Contrast-induced nephropathy (CIN) is a common event in hospitals, with reported incidences ranging from 1 to 30%. Patients with underlying kidney disease have an increased risk of developing CIN. Point-of-care (POC) creatinine devices are handheld devices capable of providing quantitative data on a patient's kidney function that could be useful in stratifying preventive measures. This overview aims to synthesize the current evidence on diagnostic accuracy and clinical utility of POC creatinine devices in detecting patients at risk of CIN. Five databases were searched for diagnostic accuracy studies or clinical trials that evaluated the usefulness of POC devices in detecting patients at risk of CIN. Selected articles were critically appraised to assess their individual risk of bias by the use of standard criteria; 13 studies were found that addressed the diagnostic accuracy or clinical utility of POC creatinine devices. Most studies incurred a moderate to high risk of bias. Overall concordance between POC devices and reference standards (clinical laboratory procedures) was found to be moderate, with 95% limits of agreement often lying between -35.4 and +35.4μmol/L (-0.4 and +0.4mg/dL). Concordance was shown to decrease with worsening kidney function. Data on the clinical utility of these devices were limited, but a significant reduction in time to diagnosis was reported in two studies. Overall, POC creatinine devices showed a moderate concordance with standard clinical laboratory creatinine measurements. Several biases could have induced optimism in these estimations. Results obtained from these devices may be unreliable in cases of severe kidney failure. Randomized trials are needed to address the clinical utility of these devices.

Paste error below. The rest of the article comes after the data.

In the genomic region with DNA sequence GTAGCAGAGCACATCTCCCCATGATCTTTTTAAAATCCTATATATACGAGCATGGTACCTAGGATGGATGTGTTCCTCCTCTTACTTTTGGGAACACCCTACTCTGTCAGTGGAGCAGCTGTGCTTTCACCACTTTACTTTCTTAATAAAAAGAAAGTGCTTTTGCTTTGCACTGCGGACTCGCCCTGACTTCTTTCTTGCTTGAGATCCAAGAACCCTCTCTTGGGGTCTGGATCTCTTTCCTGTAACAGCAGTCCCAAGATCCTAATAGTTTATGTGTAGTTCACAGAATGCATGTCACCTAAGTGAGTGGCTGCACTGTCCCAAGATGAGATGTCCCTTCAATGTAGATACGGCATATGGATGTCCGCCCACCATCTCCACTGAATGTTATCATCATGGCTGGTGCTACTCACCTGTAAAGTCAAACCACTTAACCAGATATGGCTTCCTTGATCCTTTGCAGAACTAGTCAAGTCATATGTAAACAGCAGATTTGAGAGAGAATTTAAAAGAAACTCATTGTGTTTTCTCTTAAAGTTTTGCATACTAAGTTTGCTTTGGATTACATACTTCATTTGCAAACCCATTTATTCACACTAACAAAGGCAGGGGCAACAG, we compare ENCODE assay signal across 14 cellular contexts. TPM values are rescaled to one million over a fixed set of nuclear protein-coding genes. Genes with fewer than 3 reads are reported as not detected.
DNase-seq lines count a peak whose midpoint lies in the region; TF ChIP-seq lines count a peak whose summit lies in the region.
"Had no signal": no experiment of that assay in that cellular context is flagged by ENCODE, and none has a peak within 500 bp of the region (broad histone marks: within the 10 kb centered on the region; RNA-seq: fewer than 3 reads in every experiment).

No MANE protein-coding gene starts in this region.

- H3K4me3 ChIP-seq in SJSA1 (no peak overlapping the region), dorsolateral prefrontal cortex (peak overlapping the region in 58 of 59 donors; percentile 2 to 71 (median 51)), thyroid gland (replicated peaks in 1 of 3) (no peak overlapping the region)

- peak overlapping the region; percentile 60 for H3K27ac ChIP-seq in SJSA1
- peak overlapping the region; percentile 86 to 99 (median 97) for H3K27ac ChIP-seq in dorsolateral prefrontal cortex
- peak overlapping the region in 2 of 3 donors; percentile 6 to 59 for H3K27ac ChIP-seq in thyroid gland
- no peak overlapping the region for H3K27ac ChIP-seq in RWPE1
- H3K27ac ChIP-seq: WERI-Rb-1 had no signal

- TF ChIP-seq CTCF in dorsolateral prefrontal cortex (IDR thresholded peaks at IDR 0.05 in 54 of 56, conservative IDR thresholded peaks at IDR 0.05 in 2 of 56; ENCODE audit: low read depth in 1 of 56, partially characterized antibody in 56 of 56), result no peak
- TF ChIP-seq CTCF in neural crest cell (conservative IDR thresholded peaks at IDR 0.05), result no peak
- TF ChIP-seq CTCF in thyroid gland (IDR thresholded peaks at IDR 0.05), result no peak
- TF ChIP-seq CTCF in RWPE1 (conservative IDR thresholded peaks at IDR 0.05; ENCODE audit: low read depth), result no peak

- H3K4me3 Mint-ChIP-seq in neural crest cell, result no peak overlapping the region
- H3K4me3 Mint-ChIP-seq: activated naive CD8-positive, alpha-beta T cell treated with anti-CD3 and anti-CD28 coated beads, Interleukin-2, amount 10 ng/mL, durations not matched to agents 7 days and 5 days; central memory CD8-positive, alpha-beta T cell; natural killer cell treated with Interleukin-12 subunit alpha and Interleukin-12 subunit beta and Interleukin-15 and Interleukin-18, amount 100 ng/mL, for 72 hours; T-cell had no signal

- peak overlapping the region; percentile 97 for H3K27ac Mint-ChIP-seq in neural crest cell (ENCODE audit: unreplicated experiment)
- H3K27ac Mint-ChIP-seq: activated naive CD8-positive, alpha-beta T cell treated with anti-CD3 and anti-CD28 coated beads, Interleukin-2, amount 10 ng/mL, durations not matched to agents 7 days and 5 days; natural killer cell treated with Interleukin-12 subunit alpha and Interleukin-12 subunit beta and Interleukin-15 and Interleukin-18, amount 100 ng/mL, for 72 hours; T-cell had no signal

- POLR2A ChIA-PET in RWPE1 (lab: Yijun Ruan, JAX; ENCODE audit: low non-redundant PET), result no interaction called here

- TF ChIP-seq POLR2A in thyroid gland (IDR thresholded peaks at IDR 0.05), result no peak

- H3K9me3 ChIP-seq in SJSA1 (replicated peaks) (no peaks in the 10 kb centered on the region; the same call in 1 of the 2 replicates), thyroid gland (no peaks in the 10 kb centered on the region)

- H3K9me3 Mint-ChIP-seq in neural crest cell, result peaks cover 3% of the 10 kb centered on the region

Áreas temáticas de ASJC Scopus
- Bioquímica, Genética y Biología Molecular General
- Bioquímica clínica
- Bioquímica médica